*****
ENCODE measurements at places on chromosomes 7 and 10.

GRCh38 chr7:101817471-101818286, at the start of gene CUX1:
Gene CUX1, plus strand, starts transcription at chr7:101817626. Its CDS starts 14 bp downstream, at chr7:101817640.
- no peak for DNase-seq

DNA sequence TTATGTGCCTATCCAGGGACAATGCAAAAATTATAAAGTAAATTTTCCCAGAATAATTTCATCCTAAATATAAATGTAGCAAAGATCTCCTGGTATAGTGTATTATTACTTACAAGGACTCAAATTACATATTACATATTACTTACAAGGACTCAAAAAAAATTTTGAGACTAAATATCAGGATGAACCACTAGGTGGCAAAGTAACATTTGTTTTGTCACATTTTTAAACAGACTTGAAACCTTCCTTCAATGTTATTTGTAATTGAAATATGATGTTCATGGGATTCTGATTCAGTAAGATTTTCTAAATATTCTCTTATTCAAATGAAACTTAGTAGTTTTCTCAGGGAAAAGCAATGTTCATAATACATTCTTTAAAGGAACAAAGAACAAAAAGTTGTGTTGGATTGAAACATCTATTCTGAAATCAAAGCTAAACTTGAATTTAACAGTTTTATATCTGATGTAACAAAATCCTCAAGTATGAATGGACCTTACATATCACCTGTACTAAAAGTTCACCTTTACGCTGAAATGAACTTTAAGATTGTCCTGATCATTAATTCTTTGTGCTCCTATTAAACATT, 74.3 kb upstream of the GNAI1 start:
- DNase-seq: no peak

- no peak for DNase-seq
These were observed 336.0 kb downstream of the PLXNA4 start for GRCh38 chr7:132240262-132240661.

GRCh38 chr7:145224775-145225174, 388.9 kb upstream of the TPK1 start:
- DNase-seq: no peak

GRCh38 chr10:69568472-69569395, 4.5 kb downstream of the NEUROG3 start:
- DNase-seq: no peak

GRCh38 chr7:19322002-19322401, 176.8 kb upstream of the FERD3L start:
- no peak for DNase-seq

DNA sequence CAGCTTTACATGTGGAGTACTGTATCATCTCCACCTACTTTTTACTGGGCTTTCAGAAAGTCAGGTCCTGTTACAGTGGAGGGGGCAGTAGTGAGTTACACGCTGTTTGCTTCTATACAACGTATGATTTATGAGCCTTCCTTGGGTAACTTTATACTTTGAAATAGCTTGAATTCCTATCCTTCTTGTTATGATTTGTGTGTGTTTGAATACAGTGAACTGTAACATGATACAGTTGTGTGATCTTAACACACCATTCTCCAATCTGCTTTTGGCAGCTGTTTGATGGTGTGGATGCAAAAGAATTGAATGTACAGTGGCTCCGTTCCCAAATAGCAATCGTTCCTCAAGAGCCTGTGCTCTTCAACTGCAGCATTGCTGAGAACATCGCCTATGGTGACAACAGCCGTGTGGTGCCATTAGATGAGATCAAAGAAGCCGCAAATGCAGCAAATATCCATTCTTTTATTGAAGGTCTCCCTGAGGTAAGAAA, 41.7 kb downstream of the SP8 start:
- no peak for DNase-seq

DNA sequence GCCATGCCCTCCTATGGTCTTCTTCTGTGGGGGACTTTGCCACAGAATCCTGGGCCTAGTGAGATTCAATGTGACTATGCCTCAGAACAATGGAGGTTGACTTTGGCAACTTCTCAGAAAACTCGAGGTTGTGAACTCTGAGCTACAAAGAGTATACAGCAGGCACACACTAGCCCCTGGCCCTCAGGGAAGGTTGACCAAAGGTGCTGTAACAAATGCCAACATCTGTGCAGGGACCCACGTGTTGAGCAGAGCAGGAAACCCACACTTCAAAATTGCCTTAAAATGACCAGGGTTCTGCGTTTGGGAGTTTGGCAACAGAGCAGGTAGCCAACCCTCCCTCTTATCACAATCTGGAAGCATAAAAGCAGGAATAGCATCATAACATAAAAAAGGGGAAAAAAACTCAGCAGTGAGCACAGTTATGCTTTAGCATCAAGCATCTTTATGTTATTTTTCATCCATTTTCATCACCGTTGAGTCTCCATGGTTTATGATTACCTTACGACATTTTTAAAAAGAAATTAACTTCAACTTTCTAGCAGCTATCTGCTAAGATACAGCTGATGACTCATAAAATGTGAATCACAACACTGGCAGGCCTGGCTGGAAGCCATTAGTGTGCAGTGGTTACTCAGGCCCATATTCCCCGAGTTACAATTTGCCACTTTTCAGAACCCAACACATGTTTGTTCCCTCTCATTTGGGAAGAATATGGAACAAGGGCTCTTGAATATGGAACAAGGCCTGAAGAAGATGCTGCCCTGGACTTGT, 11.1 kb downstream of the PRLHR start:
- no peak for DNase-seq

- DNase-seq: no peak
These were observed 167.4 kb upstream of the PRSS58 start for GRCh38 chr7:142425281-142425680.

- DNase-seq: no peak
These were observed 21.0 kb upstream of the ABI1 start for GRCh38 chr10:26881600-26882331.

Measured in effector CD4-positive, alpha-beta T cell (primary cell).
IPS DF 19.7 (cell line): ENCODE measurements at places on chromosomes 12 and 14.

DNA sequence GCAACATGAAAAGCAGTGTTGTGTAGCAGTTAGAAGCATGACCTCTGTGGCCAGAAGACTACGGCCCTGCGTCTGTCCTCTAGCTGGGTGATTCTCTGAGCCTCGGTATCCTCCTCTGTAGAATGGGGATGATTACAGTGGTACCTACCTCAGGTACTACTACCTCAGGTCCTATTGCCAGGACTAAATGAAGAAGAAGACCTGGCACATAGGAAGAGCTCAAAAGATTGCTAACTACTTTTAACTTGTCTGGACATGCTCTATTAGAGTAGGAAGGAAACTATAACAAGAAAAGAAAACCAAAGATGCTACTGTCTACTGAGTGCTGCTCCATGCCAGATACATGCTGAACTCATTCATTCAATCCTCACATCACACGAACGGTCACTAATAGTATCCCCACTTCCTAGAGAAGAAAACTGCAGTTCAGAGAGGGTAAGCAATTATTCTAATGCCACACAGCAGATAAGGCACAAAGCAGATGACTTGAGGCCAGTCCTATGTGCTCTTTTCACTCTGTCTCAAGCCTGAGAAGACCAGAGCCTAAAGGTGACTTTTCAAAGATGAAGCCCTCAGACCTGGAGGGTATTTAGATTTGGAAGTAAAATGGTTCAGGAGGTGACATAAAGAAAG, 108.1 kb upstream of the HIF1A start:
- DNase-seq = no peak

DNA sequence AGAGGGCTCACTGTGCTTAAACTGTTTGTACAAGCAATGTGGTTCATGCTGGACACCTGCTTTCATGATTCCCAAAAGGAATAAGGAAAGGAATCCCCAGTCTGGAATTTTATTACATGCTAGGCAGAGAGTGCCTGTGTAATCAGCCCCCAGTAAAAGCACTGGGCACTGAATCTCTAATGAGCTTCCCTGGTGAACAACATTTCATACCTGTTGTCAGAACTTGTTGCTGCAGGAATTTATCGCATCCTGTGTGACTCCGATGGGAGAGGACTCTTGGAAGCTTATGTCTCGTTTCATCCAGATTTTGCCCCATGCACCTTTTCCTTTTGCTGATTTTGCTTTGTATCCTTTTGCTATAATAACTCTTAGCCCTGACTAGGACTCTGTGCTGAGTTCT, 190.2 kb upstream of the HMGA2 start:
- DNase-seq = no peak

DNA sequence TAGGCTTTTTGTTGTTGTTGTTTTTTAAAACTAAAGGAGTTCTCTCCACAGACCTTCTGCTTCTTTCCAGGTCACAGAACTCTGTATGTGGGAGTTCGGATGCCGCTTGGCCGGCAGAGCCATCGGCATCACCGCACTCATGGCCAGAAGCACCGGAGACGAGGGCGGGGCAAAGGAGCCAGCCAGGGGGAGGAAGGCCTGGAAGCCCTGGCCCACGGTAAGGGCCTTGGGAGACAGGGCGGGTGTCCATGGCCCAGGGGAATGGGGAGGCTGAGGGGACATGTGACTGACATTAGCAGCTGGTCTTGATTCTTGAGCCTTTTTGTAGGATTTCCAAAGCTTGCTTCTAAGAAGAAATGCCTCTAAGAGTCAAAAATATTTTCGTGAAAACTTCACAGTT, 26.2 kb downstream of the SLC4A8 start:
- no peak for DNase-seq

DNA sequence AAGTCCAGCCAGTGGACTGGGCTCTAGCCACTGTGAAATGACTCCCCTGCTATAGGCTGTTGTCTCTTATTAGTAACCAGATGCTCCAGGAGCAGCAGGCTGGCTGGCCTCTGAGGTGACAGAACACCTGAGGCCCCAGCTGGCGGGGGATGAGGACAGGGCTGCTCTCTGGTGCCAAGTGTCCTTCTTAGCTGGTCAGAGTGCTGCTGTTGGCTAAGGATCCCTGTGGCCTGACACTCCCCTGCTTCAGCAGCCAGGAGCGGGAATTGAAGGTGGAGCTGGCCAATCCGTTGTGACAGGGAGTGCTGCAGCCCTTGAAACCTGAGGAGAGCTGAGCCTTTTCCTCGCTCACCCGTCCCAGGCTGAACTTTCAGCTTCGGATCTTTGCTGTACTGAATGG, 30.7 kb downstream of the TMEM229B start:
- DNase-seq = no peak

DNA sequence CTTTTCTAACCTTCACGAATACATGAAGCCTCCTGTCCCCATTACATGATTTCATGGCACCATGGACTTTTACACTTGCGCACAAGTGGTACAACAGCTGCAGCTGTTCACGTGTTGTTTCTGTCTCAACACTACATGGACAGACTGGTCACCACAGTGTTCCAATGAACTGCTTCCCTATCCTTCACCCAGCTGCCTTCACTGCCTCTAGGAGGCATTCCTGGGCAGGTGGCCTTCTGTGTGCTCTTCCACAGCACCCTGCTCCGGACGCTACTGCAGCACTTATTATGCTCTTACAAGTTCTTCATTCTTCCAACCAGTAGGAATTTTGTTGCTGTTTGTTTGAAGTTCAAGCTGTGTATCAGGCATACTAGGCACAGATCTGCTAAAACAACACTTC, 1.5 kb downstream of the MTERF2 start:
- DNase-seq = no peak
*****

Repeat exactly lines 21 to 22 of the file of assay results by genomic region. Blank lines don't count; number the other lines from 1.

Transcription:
- DNase-seq: no peak
These were observed 21.0 kb upstream of the ABI1 start for GRCh38 chr10:26881600-26882331.